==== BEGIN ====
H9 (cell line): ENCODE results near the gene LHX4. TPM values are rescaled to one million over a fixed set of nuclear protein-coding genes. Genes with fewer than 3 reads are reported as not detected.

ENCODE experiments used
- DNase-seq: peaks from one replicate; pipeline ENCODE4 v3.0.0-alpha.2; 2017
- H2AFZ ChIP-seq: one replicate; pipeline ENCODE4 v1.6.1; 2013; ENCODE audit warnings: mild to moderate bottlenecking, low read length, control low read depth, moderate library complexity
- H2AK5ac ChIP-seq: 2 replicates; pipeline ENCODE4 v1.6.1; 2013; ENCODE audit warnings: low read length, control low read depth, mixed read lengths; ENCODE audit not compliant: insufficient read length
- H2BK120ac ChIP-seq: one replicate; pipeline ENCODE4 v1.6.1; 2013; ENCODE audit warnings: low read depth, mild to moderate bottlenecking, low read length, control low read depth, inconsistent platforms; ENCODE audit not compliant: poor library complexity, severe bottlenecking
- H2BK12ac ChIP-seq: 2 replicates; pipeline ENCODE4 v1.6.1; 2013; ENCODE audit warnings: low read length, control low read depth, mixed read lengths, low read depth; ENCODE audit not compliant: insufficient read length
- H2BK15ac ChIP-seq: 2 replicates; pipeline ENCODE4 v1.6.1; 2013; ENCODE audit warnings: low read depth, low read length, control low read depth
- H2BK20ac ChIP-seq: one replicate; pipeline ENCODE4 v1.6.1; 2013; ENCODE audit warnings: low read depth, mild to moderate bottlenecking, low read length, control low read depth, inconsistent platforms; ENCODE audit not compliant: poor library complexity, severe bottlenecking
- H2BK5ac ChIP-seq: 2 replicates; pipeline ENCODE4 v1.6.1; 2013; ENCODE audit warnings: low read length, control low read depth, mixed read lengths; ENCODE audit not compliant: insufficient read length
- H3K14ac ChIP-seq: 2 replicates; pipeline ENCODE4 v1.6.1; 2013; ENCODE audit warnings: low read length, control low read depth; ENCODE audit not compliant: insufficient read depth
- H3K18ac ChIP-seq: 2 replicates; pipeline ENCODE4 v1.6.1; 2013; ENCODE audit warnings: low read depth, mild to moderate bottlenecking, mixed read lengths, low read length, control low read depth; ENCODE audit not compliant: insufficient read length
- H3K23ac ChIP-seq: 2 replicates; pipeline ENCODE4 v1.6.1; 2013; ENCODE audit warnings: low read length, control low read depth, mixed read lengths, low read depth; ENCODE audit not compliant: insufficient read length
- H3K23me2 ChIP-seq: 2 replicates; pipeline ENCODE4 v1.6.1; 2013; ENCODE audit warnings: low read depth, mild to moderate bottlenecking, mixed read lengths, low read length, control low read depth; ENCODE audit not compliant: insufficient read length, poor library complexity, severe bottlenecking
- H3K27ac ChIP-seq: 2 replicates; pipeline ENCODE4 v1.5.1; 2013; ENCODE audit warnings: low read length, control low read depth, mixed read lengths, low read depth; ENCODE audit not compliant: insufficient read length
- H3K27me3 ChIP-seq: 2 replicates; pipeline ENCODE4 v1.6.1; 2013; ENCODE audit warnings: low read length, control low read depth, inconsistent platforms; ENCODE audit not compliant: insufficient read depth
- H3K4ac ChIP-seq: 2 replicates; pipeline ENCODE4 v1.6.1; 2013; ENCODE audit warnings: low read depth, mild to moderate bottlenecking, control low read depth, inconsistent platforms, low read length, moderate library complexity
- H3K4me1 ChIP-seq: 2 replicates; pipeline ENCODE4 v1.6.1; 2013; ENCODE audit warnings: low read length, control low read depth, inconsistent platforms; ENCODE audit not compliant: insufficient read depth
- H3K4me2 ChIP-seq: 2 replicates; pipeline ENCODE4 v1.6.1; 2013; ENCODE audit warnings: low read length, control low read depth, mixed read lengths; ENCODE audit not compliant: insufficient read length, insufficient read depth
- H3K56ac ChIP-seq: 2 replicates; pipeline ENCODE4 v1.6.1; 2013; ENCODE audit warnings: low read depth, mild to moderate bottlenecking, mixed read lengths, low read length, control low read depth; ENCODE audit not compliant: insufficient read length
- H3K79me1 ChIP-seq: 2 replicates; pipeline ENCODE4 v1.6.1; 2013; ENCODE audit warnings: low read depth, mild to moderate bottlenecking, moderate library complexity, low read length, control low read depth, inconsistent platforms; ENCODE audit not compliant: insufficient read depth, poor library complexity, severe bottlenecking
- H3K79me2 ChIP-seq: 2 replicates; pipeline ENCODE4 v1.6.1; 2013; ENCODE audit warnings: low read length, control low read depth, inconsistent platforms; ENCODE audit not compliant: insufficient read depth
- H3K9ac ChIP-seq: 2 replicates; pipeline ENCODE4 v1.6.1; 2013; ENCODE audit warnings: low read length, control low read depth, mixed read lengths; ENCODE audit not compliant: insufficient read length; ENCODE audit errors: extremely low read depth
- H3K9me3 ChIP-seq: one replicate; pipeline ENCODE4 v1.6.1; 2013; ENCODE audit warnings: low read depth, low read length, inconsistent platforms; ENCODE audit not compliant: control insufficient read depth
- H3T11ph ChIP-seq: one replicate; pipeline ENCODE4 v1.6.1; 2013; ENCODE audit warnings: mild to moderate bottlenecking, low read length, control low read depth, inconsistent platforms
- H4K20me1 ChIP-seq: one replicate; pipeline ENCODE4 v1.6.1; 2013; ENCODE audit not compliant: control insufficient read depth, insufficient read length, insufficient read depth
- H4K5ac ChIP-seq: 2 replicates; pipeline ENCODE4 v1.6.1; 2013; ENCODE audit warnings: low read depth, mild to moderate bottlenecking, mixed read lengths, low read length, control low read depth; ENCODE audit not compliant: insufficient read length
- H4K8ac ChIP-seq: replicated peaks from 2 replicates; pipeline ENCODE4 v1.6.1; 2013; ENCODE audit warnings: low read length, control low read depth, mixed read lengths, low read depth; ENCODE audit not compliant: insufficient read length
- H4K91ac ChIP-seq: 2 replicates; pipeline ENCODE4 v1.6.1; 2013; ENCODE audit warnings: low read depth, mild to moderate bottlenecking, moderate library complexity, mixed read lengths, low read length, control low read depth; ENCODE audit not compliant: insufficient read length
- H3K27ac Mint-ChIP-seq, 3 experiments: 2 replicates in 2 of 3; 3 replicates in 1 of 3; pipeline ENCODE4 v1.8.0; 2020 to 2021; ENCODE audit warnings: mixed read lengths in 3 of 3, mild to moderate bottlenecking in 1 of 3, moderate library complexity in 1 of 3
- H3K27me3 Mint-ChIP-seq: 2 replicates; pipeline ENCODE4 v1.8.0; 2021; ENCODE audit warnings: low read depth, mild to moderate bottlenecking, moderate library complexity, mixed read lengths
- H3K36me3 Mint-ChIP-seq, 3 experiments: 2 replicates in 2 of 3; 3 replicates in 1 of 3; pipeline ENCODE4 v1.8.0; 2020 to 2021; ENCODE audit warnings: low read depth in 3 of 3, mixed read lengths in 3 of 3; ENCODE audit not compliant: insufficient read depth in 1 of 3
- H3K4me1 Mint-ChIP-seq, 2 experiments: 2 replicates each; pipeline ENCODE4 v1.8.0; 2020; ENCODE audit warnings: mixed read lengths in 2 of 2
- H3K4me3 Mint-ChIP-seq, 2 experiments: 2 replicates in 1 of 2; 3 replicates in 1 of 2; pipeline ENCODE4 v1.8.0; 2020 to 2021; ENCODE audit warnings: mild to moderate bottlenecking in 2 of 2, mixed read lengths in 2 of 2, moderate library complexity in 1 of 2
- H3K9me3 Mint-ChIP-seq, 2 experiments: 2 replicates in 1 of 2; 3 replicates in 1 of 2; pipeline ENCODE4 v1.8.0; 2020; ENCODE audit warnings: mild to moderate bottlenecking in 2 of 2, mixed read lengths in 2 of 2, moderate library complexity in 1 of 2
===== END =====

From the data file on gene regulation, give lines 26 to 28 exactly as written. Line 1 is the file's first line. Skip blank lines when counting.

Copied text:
- H4K20me1 ChIP-seq: one replicate; pipeline ENCODE4 v1.6.1; 2013; ENCODE audit not compliant: control insufficient read depth, insufficient read length, insufficient read depth
- H4K5ac ChIP-seq: 2 replicates; pipeline ENCODE4 v1.6.1; 2013; ENCODE audit warnings: low read depth, mild to moderate bottlenecking, mixed read lengths, low read length, control low read depth; ENCODE audit not compliant: insufficient read length
- H4K8ac ChIP-seq: replicated peaks from 2 replicates; pipeline ENCODE4 v1.6.1; 2013; ENCODE audit warnings: low read length, control low read depth, mixed read lengths, low read depth; ENCODE audit not compliant: insufficient read length